Full Text Available The paper analyses the topic of social dualism through religion, morality and science. The paper refers to one of the most original works uncovering the social roots of religion – The Elementary Forms of the Religious Life by Emile Durkheim (1858–1917 who is considered to be the founder of modern sociology. The Elementary Forms of the Religious Life develops the coherent theory of religion as well as ventilates different aspects of the religious life. The message of the paper is: is religion the generative essence of social aspect, does a state of constant dependence stimulate a sense of religious piety, is a moral social order able to stabilize dualism of human energy. The paper proposes an assertion that science as a social phenomenon reflects knowledge and the values of its perception which are impacted by imagination and classified codes of cultural forms. As a result a thesis is proposed – a cultural (influenced by environment and a personal (influenced by internal factors desire for differentiation and its provoked conflict is of a social character. The second part of the paper deals with relation between science and social phenomena with inherent dualism. A short discussion is presented on L’ Année Sociologique (a group of scientists initiated by Durkheim representing a new sociological paradigm, the beginning of scientific social culture giving sense to cooperation of sociological theory and practice.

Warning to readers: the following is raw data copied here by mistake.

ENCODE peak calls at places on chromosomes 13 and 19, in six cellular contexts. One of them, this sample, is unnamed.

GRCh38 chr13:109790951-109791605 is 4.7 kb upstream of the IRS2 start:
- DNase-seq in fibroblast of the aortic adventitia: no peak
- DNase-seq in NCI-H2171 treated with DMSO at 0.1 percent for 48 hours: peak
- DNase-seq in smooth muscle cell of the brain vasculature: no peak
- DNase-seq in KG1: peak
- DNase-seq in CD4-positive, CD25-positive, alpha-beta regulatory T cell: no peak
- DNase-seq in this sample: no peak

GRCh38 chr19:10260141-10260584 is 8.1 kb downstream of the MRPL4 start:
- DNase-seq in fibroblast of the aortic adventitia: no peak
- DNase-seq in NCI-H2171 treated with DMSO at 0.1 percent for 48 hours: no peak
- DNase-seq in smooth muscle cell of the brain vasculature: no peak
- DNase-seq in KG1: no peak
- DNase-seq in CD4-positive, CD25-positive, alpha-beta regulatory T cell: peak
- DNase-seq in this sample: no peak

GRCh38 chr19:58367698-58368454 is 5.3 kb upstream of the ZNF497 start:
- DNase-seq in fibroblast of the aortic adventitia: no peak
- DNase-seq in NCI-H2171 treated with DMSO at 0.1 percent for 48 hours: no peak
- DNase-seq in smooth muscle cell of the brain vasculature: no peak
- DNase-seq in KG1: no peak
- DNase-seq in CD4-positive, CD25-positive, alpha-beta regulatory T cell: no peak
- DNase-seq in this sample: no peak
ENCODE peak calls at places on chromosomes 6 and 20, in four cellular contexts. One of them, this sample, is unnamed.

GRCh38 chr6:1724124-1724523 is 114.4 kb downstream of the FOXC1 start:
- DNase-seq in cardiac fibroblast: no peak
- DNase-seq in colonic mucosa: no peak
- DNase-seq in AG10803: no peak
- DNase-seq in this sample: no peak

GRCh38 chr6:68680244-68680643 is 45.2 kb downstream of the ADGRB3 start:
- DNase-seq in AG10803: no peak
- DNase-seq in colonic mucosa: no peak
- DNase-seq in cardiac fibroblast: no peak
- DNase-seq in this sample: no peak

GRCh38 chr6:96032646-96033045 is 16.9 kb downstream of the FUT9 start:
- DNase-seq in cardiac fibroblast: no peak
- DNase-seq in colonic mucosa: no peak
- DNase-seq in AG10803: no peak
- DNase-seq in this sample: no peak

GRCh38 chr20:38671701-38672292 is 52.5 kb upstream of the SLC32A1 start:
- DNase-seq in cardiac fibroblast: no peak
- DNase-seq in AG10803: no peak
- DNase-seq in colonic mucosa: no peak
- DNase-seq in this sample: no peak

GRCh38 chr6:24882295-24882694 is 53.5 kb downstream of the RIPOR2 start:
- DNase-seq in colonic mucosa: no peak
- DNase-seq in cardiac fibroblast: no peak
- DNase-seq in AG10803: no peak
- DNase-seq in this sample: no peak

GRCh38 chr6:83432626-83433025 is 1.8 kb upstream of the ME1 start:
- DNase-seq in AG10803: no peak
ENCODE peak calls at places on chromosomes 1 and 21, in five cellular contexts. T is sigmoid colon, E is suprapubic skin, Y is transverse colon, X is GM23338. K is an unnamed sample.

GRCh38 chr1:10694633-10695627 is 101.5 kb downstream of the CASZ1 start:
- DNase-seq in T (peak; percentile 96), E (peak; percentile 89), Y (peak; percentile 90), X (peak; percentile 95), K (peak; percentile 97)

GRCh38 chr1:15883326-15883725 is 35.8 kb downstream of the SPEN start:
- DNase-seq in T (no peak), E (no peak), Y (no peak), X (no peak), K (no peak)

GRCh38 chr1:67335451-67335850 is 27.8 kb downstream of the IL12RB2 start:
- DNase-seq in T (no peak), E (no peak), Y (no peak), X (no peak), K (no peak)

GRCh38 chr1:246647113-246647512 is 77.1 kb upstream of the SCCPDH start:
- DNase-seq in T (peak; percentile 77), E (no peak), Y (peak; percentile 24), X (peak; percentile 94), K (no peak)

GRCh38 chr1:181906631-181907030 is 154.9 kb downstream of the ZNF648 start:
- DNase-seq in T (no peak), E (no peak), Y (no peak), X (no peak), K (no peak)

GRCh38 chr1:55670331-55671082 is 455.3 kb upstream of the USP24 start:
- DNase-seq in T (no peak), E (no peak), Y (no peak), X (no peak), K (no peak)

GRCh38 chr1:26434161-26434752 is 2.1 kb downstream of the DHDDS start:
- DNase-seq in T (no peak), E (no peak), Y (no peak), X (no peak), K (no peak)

6. Data Stewardship in the Ocean Sciences Needs to Include Physical Samples

    Science.gov (United States)

    Carter, M.; Lehnert, K.

    2016-02-01